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Oyster reefs deliver better water quality for Port Stephens-Great Lakes Marine Park

Photo of smaller silver fish swimming above oyster reef

The Port Stephens Oyster Reef Restoration project is delivering water quality improvements to the Port Stephens-Great Lakes Marine Park and supporting more fish.

Monitoring of the reefs has shown that in the first summer over 50 million baby oysters naturally recruited to the new rock and shell reef bases.

The newly recruited oysters are now up to half the size of fully established adult oysters and are starting to form a 3-dimensional oyster habitat - like natural oyster reefs!

Although it takes many years for restored oyster reefs to function the same as a natural oyster reef, in a year since the new reefs were created, they are already filtering water, and helping to improve water quality, at over half the rate of natural oyster reefs!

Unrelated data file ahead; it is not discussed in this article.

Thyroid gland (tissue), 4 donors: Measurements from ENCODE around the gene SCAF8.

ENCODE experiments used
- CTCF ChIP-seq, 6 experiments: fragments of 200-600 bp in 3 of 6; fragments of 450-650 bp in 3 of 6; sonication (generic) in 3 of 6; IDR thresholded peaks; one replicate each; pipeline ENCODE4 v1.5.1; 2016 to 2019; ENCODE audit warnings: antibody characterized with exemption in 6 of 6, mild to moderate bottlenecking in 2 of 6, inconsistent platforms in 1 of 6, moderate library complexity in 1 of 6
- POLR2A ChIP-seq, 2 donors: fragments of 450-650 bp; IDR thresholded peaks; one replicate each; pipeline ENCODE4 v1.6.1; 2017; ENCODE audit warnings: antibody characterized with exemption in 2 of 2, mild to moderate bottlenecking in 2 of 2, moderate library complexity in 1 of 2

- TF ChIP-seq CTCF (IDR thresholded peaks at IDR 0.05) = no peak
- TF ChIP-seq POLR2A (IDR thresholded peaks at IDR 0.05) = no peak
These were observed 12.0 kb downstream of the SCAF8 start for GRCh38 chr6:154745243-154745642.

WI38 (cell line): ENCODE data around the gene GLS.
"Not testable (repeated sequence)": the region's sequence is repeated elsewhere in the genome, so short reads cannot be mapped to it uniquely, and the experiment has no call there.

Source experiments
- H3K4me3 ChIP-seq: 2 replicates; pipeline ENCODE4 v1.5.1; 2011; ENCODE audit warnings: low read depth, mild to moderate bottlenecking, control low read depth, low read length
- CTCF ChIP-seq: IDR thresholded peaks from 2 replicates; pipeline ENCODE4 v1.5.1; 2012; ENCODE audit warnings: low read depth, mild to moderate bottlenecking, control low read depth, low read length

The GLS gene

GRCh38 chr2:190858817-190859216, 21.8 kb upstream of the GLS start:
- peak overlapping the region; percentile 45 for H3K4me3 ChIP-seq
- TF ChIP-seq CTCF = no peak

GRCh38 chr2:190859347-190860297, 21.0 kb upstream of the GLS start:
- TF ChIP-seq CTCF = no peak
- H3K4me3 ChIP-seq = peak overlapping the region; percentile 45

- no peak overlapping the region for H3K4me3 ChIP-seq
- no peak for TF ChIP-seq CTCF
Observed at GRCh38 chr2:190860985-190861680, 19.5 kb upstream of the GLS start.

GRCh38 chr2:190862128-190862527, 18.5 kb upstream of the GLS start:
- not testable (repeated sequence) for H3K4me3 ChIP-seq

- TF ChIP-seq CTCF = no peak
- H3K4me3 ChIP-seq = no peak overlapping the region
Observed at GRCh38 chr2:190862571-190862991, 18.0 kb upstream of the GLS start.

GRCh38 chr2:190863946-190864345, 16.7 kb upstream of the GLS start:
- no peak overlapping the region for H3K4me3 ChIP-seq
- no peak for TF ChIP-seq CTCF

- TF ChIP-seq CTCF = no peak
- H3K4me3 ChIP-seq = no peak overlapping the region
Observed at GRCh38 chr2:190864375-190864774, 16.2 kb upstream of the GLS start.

Fish numbers are up too! Fish abundance has increased by 10% at restoration sites and the number of fish species using the area has increased by 15%.

NSW DPI Fisheries scientists continue to monitor the reefs, so stay tuned to follow the results.

The Port Stephens Oyster Reef Restoration project is delivered by NSW DPI in partnership with The Nature Conservancy, Australia with funding from the NSW Marine Estate Management Strategy and the Australian Government’s Reef Builder initiative which aims to protect and restore 13 shellfish reefs across Australia.

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